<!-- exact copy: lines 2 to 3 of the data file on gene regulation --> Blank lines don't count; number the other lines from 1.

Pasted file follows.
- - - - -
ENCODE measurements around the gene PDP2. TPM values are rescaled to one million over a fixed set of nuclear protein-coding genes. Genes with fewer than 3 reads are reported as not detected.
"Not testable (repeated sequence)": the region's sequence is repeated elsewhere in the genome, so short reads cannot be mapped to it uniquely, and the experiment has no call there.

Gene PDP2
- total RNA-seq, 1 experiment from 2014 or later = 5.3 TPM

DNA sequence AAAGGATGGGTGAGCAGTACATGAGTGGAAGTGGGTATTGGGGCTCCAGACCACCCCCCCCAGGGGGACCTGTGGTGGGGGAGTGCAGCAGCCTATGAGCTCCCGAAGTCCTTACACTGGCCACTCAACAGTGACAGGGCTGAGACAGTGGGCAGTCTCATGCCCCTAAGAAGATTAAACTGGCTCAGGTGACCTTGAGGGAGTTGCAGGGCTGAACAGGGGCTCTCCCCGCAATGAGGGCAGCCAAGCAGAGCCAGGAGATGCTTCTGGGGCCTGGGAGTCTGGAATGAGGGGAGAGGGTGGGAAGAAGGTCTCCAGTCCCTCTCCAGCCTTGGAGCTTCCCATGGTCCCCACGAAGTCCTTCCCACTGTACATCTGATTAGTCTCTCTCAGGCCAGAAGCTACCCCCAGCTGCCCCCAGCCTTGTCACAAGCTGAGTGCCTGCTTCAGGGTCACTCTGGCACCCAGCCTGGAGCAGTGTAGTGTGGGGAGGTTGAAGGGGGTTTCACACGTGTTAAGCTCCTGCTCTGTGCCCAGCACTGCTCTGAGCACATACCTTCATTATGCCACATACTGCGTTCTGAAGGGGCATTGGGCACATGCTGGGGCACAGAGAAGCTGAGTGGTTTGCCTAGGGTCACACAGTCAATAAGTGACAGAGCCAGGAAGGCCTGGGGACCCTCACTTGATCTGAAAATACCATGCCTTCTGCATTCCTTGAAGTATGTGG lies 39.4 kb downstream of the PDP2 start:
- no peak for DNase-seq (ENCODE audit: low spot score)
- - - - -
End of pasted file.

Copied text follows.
"Not testable (repeated sequence)": the region's sequence is repeated elsewhere in the genome, so short reads cannot be mapped to it uniquely, and the experiment has no call there.

Gene PDP2